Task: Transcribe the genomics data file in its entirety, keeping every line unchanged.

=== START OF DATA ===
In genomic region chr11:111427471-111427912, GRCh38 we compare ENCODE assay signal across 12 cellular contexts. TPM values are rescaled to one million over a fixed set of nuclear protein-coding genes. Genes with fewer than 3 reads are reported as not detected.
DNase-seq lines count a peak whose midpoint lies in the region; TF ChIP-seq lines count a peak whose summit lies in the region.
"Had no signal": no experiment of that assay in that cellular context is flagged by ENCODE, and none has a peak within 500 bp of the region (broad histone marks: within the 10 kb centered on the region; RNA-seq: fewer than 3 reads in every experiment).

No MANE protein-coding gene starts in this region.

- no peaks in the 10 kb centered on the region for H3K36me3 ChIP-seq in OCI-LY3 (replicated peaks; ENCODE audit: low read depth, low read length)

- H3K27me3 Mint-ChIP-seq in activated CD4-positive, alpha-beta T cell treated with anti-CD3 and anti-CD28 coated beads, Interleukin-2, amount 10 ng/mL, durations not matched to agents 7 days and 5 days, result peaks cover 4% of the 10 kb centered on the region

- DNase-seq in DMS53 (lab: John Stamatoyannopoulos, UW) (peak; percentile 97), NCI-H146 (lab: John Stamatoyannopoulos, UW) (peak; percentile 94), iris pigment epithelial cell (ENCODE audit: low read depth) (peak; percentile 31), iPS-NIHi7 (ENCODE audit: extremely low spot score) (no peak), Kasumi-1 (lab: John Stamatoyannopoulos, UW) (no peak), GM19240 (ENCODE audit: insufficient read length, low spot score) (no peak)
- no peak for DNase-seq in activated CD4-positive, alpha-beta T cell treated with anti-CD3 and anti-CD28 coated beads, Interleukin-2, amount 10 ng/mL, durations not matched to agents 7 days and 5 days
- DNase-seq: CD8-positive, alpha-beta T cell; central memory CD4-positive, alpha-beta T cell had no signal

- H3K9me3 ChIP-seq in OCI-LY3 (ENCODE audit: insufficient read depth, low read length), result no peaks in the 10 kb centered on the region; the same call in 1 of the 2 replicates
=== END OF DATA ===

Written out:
In genomic region chr11:111427471-111427912, GRCh38 we compare ENCODE assay signal across 12 cellular contexts. TPM values are rescaled to one million over a fixed set of nuclear protein-coding genes. Genes with fewer than 3 reads are reported as not detected.
DNase-seq lines count a peak whose midpoint lies in the region; TF ChIP-seq lines count a peak whose summit lies in the region.
"Had no signal": no experiment of that assay in that cellular context is flagged by ENCODE, and none has a peak within 500 bp of the region (broad histone marks: within the 10 kb centered on the region; RNA-seq: fewer than 3 reads in every experiment).

No MANE protein-coding gene starts in this region.

- no peaks in the 10 kb centered on the region for H3K36me3 ChIP-seq in OCI-LY3 (replicated peaks; ENCODE audit: low read depth, low read length)

- H3K27me3 Mint-ChIP-seq in activated CD4-positive, alpha-beta T cell treated with anti-CD3 and anti-CD28 coated beads, Interleukin-2, amount 10 ng/mL, durations not matched to agents 7 days and 5 days, result peaks cover 4% of the 10 kb centered on the region

- DNase-seq in DMS53 (lab: John Stamatoyannopoulos, UW) (peak; percentile 97), NCI-H146 (lab: John Stamatoyannopoulos, UW) (peak; percentile 94), iris pigment epithelial cell (ENCODE audit: low read depth) (peak; percentile 31), iPS-NIHi7 (ENCODE audit: extremely low spot score) (no peak), Kasumi-1 (lab: John Stamatoyannopoulos, UW) (no peak), GM19240 (ENCODE audit: insufficient read length, low spot score) (no peak)
- no peak for DNase-seq in activated CD4-positive, alpha-beta T cell treated with anti-CD3 and anti-CD28 coated beads, Interleukin-2, amount 10 ng/mL, durations not matched to agents 7 days and 5 days
- DNase-seq: CD8-positive, alpha-beta T cell; central memory CD4-positive, alpha-beta T cell had no signal

- H3K9me3 ChIP-seq in OCI-LY3 (ENCODE audit: insufficient read depth, low read length), result no peaks in the 10 kb centered on the region; the same call in 1 of the 2 replicates